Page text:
process) and had to be paid prior to the execution of any works, a measure that eliminates any risks for the company
(See Loftus and McDonald 192-3, note 50 above).
61 While user associations were denouncing unreached investment goals worth 400 million dollar, the government in
the renegotiation rounds had only addressed works worth 201 million that were included in a new schedule. The 8
million dollars in fines that the ETOSS had sanctioned the company with were not even discussed.

table for discussion a proposal that omitted and exchanged several investments projects whose realisation it had
previously assumed. The most notable of these was the Berazategui Plant for treating sewerage waters. The reports
stated that with each year that its construction was delayed, Aguas Argentinas was increasing its current value of
future profits in 35 million dollars. The suggestion of replacing primary and secondary treatment by pre-treatment
is specially puzzling in a renegotiation summoned for addressing environmental concerns, since according to the
reports under comment this option would increase the rate of polluting substances spilled in the Rio de la Plata River.

Equally perplexing is the introduction in the new version of the contract of a provision that violated the Convertibility
Law: the annual indexation of the tariffs, which were issued in pesos, according to the inflation rate of the United
States of America.62 This provision further relieved the company from a major financial risk in its operations in
the country, granting intangibility to its profits. However, the impact of said norm would be a major source of
concern for users, since devaluation could hit their household income while tariffs for an essential service would
remain untouched. In 1998 Aguas Argentinas profited for the first time of this disposition and asked for a further
11.7 percent raise in tariffs. This raised protests by users, which had been constantly left out of negotiations,
denied information and were asked to pay for the investment projects of Aguas Argentinas.63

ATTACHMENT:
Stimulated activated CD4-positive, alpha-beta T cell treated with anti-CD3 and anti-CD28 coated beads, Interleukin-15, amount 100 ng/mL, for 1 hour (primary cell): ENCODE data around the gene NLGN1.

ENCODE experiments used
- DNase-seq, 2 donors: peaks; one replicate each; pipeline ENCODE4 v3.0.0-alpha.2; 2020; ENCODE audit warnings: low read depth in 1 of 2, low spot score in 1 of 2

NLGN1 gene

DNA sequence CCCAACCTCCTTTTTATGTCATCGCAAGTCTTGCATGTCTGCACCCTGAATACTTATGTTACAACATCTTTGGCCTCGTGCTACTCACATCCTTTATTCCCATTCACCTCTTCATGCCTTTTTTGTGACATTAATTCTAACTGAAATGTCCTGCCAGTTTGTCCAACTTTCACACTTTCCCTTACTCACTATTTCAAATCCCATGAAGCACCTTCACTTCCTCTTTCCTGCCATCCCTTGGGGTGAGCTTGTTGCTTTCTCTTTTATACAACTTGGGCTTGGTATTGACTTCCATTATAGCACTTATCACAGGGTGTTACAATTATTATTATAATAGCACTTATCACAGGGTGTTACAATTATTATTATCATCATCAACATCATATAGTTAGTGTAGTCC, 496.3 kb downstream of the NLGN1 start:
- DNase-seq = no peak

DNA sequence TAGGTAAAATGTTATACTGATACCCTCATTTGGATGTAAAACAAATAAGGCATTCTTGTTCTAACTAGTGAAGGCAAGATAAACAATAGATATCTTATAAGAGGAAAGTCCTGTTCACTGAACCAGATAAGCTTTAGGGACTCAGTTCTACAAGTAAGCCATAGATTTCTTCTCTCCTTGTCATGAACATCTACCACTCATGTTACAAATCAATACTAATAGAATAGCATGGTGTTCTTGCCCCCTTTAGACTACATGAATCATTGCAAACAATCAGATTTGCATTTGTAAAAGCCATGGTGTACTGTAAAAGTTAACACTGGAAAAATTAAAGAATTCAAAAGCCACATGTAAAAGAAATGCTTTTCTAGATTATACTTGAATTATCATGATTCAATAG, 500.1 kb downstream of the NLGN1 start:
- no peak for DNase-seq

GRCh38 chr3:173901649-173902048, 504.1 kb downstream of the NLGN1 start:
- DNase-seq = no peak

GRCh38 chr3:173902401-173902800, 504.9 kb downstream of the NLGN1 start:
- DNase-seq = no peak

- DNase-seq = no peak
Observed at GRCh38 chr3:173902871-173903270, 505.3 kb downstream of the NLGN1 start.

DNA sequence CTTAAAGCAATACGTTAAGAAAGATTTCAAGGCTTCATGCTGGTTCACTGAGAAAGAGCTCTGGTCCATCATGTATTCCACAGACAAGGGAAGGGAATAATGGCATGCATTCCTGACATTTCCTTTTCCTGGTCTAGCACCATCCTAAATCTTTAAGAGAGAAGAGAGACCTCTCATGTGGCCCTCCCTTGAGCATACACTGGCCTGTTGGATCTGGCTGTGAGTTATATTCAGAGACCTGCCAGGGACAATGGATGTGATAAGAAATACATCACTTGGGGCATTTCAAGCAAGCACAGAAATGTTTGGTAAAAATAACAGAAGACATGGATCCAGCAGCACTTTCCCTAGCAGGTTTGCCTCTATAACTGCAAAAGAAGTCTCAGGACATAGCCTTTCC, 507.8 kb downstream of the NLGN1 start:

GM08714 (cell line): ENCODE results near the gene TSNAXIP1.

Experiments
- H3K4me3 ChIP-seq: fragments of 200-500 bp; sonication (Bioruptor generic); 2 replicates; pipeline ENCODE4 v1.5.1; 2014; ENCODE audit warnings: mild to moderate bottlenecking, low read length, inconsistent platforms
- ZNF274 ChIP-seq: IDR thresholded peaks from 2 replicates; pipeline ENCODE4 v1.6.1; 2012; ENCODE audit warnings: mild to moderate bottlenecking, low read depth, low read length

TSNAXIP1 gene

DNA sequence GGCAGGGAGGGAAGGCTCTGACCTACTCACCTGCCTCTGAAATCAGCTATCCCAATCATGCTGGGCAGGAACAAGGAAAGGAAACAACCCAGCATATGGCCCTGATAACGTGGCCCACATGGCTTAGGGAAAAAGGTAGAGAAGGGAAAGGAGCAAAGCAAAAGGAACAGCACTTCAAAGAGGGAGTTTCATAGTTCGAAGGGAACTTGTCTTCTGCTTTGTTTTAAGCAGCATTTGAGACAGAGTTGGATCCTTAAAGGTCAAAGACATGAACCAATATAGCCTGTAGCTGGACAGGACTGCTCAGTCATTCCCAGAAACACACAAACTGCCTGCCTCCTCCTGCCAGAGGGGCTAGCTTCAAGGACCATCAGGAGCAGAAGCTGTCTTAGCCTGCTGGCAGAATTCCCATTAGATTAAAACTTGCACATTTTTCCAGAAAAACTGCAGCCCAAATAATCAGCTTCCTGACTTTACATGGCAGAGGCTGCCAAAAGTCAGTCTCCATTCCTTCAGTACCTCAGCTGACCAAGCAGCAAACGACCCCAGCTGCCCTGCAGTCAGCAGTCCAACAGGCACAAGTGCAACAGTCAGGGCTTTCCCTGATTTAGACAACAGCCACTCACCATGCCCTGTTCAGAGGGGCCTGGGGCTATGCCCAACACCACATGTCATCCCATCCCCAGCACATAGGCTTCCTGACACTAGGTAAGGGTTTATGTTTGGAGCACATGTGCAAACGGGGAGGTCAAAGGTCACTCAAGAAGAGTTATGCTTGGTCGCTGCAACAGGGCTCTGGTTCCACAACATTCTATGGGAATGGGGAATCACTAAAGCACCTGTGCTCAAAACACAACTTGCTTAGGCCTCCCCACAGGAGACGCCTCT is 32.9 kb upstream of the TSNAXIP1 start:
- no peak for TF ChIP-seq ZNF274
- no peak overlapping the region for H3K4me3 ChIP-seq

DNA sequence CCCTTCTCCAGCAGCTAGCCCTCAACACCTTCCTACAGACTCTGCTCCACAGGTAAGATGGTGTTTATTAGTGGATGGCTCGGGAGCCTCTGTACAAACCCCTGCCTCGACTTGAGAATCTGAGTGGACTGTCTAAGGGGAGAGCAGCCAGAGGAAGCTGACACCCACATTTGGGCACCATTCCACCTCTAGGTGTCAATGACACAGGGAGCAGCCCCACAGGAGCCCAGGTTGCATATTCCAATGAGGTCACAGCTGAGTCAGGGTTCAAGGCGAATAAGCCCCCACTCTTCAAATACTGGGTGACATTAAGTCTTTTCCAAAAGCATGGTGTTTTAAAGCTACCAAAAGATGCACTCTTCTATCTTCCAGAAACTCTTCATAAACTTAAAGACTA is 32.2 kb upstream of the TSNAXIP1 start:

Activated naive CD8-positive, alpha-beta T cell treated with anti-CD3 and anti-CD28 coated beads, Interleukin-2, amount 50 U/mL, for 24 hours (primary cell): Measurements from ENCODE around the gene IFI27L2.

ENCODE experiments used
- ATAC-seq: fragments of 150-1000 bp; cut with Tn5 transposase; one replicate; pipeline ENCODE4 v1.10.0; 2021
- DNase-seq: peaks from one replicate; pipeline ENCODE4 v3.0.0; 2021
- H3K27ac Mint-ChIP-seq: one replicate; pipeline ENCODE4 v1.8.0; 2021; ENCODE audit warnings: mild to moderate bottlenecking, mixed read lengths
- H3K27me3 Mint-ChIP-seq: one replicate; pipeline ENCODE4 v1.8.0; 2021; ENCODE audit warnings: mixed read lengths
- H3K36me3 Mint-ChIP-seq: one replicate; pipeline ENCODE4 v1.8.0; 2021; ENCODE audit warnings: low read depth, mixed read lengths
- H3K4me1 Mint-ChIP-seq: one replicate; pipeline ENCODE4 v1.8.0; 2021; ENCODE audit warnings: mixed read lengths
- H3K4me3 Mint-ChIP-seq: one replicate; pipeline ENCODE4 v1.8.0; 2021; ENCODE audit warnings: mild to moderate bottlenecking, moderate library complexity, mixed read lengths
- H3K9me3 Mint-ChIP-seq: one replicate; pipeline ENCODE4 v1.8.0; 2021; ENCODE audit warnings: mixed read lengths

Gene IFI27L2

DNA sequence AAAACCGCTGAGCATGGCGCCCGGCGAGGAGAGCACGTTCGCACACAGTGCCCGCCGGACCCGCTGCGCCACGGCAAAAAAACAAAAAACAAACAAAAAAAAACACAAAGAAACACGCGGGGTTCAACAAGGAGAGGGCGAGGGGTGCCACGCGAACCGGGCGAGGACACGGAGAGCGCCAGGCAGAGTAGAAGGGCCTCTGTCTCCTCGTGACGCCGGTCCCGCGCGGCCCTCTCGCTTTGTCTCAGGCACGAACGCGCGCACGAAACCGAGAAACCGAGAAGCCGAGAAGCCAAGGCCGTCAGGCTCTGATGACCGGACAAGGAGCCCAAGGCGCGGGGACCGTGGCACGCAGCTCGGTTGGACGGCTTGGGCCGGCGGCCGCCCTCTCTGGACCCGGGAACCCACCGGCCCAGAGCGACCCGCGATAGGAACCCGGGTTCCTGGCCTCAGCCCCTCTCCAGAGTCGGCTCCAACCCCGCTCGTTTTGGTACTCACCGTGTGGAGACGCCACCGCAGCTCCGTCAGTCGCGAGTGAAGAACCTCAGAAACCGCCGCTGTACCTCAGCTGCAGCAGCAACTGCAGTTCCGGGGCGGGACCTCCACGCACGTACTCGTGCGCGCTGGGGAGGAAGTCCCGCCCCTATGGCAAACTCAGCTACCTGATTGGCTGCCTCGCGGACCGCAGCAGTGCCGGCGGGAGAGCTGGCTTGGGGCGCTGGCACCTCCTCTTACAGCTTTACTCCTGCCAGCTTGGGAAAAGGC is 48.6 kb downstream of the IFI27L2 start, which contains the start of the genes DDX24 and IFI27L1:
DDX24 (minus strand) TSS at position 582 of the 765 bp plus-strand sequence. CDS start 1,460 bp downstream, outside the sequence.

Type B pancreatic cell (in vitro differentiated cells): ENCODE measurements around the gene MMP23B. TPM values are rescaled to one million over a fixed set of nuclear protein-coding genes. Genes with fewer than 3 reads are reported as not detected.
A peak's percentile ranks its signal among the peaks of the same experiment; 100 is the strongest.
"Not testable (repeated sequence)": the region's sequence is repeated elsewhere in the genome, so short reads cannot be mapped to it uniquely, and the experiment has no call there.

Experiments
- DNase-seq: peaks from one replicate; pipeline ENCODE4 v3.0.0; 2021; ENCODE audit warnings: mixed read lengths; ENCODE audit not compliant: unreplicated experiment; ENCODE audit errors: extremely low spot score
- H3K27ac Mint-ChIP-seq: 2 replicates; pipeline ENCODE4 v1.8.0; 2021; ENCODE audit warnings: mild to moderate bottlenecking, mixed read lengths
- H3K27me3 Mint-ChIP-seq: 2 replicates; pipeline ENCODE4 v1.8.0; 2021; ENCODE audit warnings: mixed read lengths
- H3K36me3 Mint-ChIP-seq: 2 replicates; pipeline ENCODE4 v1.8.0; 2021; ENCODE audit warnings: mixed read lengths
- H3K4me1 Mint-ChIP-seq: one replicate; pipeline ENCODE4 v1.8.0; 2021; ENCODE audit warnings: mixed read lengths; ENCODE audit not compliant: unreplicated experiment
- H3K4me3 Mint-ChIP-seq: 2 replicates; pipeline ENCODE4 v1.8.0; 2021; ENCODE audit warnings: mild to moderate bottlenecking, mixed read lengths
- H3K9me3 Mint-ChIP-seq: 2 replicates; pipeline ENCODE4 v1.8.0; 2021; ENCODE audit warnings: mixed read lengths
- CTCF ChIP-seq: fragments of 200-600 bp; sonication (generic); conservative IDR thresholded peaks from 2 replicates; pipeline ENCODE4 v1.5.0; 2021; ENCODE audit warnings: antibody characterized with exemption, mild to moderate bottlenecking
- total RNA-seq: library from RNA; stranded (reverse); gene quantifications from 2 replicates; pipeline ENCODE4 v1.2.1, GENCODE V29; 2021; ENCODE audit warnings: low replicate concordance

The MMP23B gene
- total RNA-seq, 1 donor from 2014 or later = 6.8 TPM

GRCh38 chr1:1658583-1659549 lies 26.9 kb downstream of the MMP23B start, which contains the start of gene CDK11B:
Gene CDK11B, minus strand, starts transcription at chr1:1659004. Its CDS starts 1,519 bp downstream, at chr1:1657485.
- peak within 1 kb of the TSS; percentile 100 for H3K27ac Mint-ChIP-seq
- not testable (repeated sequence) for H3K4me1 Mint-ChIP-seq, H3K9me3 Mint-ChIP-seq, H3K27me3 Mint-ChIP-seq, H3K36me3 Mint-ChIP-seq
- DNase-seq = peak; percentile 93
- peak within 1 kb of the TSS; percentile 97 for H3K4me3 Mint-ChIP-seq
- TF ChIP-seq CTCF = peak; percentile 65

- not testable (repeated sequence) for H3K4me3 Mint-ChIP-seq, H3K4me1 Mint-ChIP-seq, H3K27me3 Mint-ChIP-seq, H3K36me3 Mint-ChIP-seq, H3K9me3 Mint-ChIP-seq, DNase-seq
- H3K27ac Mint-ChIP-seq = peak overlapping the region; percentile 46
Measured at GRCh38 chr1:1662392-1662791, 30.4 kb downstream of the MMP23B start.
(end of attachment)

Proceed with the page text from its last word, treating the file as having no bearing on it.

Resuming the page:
In summary, the 1997 renegotiation of the contract appeared to be a condemnable maneuver executed in concert
by the government and the private company in detriment of the users’ interests and allowing the company to
increase tariffs throughout 1998 by 36 percent. The renegotiation clearly proved that the combination of a
monopolistic private service provider and of the state neglecting its role of regulator can only work in prejudice of
the users. It also revealed that the company was ready to threaten to paralyse connection works as a way of
exerting pressure, and that the regulatory agency was extremely politicised, institutionally fragile and weak in
relation to the service provider. In effect, on the one hand, internal fights within ETOSS, among the directors
appointed by all three intervening jurisdictions, demonstrated that the regulatory function was second to the battle
for political power and that the protection of users’ rights was only important during electoral times. On the other
hand, the Secretary of Natural Resources’ inexplicable support of the company was puzzling given the pollution
record of Aguas Argentinas. The Secretary prevented the ETOSS from participating in the renegotiation rounds
and trivialised its work, proving that blind compliance to the transnational company’s demands prevailed in the
highest spheres of the local government. In conclusion, the Secretary kept disregarding the institutional mechanisms
that had been created for guaranteeing the preservation of users’ rights and their ultimate wellbeing. In a situation
where there was no political will to contest Aguas Argentinas’ pretensions, a regulatory framework could not
operate as it should have.

C) The Service after the 2001 Economic Collapse

The administration that took office in 1999, after President Menem’s second mandate came to a close, was unable
to provide a remedy for the worsening state of affairs that affected the privatisation of water services in Buenos
Aires. On the one hand, the foreign companies that were operating privatised services in Argentina complained